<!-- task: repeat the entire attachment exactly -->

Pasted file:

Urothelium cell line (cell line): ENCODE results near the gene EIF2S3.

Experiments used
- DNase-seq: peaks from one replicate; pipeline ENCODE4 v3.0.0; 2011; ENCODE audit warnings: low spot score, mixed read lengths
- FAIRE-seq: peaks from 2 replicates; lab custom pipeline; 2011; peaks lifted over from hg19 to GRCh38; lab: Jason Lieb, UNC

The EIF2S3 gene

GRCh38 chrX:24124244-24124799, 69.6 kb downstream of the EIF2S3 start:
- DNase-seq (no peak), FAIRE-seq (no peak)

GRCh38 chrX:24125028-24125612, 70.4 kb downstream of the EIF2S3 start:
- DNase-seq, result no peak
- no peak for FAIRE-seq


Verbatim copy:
Urothelium cell line (cell line): ENCODE results near the gene EIF2S3.

Experiments used
- DNase-seq: peaks from one replicate; pipeline ENCODE4 v3.0.0; 2011; ENCODE audit warnings: low spot score, mixed read lengths
- FAIRE-seq: peaks from 2 replicates; lab custom pipeline; 2011; peaks lifted over from hg19 to GRCh38; lab: Jason Lieb, UNC

The EIF2S3 gene

GRCh38 chrX:24124244-24124799, 69.6 kb downstream of the EIF2S3 start:
- DNase-seq (no peak), FAIRE-seq (no peak)

GRCh38 chrX:24125028-24125612, 70.4 kb downstream of the EIF2S3 start:
- DNase-seq, result no peak
- no peak for FAIRE-seq